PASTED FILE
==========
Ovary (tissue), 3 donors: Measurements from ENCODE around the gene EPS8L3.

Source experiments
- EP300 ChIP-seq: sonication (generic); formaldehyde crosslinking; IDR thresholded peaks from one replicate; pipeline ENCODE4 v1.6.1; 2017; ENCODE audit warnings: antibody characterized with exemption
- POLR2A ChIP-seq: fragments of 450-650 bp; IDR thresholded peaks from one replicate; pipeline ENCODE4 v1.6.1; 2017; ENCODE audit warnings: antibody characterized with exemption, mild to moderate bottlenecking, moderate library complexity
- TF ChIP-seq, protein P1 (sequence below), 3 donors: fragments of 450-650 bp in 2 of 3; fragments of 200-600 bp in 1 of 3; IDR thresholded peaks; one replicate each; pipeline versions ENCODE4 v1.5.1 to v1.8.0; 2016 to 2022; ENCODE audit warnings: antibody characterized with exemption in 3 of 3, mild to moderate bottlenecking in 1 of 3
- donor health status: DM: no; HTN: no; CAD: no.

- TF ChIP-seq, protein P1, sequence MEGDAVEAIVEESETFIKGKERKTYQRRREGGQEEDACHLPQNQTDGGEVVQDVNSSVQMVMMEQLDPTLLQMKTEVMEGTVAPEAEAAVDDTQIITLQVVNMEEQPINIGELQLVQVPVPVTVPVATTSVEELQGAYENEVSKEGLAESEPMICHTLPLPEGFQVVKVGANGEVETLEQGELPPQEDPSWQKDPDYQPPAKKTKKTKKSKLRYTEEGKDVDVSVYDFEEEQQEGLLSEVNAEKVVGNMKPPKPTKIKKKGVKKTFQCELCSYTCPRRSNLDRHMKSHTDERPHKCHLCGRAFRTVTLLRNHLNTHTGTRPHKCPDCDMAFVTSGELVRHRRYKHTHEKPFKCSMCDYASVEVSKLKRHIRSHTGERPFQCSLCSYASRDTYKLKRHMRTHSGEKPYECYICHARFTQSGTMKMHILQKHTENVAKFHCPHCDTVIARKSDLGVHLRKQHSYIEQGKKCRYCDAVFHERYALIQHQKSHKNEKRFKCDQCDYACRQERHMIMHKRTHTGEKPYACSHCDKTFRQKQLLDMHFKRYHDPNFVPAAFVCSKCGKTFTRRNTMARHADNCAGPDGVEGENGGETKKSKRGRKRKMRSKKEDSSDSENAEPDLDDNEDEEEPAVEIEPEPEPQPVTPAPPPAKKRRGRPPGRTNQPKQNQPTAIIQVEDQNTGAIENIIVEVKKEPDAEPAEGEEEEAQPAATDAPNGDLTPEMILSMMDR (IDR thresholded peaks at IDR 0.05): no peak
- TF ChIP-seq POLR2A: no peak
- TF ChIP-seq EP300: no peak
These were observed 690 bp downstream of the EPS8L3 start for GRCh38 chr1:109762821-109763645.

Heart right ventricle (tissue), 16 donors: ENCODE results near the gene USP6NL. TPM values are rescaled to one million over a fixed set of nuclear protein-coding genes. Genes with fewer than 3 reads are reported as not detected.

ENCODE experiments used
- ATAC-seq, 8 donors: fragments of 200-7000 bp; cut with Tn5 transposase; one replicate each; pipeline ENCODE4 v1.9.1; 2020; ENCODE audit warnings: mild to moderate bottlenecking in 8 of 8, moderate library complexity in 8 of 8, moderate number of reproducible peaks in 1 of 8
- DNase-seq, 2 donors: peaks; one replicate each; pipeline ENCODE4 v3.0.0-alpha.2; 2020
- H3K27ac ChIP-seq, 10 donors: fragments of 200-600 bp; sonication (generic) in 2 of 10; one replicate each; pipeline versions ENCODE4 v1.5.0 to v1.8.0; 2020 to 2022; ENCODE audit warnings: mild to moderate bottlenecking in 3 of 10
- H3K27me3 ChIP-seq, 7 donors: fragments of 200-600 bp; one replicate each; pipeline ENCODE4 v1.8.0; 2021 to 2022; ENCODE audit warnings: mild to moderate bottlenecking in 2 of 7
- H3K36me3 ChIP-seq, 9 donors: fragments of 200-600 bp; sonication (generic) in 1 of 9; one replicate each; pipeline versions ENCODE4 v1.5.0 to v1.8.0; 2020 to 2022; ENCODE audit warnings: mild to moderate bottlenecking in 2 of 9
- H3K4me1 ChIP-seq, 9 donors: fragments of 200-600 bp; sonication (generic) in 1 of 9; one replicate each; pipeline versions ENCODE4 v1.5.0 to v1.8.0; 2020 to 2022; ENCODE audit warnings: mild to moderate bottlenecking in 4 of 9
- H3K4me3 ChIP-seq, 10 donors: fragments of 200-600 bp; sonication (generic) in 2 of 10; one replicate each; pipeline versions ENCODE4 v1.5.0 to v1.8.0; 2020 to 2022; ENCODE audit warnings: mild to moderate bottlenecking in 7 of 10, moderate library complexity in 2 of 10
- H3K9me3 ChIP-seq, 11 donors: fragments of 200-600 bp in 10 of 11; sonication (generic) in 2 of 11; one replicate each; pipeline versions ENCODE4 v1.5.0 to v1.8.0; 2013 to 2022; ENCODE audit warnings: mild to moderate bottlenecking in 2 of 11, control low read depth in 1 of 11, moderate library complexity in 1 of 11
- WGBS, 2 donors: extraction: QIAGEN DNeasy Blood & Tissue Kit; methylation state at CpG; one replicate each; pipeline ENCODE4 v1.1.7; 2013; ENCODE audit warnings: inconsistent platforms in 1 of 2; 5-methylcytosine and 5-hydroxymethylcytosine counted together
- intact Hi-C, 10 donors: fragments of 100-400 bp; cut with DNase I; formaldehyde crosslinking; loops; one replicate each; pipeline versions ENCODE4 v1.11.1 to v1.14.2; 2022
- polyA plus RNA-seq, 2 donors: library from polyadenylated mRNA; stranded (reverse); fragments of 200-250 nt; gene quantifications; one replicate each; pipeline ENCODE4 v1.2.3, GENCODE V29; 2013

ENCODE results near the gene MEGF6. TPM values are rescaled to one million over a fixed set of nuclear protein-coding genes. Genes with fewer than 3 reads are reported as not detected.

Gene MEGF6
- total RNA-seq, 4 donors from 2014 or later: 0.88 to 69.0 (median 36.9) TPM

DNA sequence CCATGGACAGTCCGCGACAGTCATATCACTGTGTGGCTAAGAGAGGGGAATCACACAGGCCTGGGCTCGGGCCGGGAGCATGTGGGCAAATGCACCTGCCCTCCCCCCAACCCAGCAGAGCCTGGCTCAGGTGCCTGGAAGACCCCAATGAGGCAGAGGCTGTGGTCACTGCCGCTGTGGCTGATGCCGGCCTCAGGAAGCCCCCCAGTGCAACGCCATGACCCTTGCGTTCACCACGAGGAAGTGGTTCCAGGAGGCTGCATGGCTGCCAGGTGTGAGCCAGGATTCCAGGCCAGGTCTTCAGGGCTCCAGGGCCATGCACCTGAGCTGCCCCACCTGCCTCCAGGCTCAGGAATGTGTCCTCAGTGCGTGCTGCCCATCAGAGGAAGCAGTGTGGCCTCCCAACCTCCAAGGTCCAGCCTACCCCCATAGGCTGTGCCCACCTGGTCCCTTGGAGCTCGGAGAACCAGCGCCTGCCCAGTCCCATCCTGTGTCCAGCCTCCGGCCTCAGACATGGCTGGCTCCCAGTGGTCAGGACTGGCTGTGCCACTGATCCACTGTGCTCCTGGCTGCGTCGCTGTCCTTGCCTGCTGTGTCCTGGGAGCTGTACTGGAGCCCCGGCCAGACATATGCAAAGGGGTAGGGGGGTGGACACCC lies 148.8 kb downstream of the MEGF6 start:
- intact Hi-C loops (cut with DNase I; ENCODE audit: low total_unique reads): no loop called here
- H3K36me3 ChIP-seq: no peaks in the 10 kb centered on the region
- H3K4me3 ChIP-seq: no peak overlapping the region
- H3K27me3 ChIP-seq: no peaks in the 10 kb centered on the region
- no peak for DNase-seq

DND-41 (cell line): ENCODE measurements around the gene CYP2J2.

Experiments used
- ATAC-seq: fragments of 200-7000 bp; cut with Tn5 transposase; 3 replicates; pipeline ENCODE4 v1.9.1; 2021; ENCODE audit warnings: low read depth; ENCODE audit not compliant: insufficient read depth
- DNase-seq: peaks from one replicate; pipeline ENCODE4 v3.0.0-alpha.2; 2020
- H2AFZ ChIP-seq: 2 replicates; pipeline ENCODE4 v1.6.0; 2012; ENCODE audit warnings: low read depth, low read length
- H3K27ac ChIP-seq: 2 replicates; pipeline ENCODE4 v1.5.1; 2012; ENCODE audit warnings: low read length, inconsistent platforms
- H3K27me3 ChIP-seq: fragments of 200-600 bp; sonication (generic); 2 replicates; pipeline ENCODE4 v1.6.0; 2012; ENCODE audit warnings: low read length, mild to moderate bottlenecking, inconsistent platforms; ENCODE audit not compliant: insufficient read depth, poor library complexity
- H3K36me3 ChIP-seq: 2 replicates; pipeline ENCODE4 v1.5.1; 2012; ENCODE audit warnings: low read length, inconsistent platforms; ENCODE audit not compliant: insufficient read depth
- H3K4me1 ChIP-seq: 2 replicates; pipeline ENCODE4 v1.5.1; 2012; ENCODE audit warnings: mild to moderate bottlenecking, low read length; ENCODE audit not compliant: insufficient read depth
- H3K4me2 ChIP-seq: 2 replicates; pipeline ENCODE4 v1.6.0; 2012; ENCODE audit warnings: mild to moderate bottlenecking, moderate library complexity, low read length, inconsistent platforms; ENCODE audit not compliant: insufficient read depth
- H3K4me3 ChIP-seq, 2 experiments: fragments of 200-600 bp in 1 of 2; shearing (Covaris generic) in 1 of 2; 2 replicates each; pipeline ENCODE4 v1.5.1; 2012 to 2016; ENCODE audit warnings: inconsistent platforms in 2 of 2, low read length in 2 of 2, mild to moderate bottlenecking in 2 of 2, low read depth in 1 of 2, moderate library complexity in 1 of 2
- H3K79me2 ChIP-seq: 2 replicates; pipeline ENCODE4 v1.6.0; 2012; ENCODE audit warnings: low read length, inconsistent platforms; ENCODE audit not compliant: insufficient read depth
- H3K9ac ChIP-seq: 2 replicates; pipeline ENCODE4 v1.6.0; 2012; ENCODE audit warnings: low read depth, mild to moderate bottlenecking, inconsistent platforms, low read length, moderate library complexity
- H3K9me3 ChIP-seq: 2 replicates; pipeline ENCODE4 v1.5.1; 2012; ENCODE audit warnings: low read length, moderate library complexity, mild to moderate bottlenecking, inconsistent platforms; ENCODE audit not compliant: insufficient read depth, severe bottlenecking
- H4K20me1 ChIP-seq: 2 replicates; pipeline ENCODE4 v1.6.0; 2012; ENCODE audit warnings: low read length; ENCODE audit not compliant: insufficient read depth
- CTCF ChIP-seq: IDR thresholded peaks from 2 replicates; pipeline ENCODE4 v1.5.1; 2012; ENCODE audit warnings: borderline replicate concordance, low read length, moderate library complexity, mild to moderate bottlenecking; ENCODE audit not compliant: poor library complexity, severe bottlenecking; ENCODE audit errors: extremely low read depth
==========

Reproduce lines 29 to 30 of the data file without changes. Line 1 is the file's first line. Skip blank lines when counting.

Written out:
- H3K36me3 ChIP-seq: no peaks in the 10 kb centered on the region
- H3K4me3 ChIP-seq: no peak overlapping the region